Project Risk and Sources of Project Risk

Project Risk is one of the major factors to be considered during the management of a project. Risk can be defined as, “A probability or threat of damage, injury, liability, loss or any other negative occurrence that is caused by external or internal vulnerabilities and may be avoided through pre-emptive action”. In other words, risk refers to an uncertain circumstance that can affect at least one project objective.

A project manager should assess risk throughout the life cycle of a project and manage the project’s exposure to risk (that is, the probability of specific risks occurring and their potential impact if they occur). The objectives of a project that are affected by risk are time, quality, scope.

The Project Management Institute (PMI), one of the world’s largest, nonprofit, membership associations for project management professionals, defines time, cost and scope as “Triple constraints” that form a golden triangle, which decides the quality of a project. This is the classical view of project quality. It implies that any change in time (schedule) or cost (budget) or scope of a project would affect the quality. This means that a change in any one side leads to the distortion of the triangle.


Sources of project risk

The following are the sources of the project risk

It is a type of risk where external factors, independent from the organization’s management, directly or indirectly influence the business and strategies to a significant extent.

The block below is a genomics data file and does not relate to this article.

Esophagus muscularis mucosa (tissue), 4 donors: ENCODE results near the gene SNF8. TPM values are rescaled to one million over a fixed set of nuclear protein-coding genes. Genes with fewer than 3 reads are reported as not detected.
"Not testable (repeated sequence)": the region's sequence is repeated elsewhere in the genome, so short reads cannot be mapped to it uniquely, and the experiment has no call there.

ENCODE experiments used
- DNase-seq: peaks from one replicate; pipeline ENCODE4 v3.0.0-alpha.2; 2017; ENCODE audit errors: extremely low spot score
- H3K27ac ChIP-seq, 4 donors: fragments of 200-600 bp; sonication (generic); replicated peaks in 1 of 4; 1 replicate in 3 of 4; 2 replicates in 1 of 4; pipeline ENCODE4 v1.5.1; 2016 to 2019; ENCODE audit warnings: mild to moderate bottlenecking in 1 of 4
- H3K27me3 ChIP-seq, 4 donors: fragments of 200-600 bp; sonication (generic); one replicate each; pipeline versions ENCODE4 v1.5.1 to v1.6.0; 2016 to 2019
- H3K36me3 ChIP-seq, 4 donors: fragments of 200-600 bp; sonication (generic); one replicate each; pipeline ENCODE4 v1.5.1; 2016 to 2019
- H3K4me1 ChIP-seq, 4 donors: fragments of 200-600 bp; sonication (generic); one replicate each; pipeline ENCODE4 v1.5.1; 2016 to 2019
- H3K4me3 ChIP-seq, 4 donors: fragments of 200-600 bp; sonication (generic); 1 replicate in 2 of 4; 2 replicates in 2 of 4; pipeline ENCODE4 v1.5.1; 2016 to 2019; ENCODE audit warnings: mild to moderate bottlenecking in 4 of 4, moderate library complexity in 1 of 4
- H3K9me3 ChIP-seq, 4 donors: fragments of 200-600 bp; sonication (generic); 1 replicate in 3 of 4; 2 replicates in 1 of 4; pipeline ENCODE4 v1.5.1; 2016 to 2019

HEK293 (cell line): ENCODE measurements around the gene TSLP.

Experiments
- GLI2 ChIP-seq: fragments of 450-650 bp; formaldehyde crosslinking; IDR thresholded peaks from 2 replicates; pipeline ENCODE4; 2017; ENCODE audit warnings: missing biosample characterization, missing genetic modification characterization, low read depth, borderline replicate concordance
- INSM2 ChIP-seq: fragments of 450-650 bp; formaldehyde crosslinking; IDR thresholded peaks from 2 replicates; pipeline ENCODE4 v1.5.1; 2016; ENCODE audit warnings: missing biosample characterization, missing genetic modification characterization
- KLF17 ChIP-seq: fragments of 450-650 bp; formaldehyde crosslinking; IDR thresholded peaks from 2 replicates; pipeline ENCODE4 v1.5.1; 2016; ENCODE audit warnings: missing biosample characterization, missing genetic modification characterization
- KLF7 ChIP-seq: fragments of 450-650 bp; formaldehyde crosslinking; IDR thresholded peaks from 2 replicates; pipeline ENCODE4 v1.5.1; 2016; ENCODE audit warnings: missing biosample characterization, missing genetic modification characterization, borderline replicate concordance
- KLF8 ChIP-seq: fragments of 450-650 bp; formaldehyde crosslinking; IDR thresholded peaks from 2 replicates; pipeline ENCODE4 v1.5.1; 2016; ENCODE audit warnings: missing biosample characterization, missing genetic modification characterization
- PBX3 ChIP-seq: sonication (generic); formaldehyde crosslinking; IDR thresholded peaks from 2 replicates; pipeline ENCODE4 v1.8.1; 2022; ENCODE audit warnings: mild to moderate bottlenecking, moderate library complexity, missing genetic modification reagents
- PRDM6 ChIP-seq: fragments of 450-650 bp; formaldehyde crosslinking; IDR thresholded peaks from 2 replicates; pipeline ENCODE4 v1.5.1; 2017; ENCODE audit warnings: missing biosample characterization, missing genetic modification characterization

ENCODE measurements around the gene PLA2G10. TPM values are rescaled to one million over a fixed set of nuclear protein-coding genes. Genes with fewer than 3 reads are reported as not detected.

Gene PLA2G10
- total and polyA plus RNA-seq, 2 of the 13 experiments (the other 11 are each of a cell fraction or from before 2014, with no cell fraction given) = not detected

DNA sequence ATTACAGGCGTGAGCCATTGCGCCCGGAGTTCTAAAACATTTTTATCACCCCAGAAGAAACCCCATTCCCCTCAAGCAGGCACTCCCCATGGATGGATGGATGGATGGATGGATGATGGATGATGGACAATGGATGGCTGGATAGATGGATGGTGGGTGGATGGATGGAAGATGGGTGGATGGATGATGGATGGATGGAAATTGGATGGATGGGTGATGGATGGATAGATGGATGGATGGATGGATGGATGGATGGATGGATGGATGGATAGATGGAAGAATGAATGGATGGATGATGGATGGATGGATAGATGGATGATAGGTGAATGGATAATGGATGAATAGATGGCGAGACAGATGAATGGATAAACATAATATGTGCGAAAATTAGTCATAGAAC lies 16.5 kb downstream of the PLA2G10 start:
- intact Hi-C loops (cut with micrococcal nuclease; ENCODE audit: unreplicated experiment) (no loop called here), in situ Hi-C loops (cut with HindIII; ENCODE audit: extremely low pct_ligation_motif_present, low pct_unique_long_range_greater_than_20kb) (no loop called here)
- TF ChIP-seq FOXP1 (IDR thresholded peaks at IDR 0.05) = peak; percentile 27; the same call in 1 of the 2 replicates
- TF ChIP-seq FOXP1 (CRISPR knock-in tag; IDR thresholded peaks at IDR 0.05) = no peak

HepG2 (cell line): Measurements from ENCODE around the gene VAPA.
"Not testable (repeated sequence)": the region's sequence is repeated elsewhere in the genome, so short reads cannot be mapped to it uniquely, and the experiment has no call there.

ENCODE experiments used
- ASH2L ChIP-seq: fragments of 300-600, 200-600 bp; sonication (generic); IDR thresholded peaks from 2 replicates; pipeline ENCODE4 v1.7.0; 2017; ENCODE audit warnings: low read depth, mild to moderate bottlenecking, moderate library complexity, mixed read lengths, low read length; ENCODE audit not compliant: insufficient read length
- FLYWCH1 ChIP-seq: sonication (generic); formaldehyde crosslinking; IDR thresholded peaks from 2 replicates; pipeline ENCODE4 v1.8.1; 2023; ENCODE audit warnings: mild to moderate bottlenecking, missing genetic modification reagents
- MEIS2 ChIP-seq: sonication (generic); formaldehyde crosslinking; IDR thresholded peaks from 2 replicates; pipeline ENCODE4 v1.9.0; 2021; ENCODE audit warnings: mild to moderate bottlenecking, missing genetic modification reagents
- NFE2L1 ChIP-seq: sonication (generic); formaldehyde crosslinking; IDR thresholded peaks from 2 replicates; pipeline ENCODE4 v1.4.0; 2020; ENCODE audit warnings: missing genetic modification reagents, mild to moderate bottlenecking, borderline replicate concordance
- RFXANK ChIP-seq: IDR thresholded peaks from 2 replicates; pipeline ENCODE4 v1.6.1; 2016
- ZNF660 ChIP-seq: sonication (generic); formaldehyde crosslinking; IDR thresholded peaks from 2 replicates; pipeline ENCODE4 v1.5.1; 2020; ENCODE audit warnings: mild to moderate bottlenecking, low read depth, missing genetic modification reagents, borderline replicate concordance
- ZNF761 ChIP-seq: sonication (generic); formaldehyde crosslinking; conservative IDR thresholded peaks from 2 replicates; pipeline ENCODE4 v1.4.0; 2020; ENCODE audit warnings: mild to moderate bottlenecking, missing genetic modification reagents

The size and the financial and operational capacity of competitors in a sector determine the degree of rivalry in that sector and how the businesses operate.

The risk can originate from changing tastes and needs of the customers, from generating pressures, forcing prices down or from lengthening the payment period.

Present technology can become obsolete in the future. Therefore, the deliverables of a technology project may not be market worthy by the time they are introduced in the market.

They can generate risks because of variations in the price of raw materials and the available supply for a continuous period of time.

The financial risks are the uncertainties associated with effective management and control of finances as well as various external factors such as the availability of credit, changes in the prices of raw materials, exchange rates and movements in interest rates.

The operational risks are associated with the ability to convert the strategy chosen into specific plans by means of an effective allocation of resources.

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